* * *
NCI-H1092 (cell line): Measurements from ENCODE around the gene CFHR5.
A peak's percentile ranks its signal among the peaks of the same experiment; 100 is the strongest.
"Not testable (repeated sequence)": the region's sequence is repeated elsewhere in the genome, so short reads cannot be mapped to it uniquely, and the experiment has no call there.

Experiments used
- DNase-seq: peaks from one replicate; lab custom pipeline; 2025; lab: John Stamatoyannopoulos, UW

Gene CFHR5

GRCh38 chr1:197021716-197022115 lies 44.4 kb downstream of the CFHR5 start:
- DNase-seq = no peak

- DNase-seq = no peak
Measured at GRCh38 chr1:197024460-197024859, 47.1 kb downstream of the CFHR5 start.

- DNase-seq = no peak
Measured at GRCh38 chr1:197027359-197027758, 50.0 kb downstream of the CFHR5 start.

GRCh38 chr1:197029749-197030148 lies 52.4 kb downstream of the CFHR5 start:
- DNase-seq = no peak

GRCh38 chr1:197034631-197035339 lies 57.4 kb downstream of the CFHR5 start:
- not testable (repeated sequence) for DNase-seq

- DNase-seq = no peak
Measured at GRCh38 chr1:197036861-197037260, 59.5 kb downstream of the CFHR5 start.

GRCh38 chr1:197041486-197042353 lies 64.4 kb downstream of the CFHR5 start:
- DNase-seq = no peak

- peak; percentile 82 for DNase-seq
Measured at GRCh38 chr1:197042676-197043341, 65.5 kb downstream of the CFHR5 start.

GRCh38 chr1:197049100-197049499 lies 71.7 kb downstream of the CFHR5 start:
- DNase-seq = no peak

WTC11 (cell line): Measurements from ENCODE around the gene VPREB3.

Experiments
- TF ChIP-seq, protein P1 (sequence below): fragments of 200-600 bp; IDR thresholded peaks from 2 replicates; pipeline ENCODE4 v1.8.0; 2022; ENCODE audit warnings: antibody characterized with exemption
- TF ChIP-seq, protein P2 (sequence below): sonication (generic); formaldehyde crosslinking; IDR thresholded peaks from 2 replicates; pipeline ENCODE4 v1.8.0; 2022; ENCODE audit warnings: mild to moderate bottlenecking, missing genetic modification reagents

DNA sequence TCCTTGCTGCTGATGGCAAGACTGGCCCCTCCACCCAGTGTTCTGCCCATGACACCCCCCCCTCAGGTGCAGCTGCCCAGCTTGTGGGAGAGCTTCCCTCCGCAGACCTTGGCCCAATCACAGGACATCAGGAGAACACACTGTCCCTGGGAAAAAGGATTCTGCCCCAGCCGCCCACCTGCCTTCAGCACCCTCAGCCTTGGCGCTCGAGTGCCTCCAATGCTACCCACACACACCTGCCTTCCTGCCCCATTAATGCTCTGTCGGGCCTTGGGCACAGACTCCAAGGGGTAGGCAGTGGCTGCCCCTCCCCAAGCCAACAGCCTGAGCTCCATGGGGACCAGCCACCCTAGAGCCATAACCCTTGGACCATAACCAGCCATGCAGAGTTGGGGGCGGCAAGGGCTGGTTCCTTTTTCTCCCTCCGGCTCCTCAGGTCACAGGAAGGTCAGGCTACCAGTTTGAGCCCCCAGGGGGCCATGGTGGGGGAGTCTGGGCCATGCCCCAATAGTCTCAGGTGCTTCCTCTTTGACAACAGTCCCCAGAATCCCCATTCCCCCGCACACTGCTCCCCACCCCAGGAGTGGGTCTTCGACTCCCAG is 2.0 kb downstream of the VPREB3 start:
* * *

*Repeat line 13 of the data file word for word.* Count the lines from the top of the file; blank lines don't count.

GRCh38 chr1:197029749-197030148 lies 52.4 kb downstream of the CFHR5 start: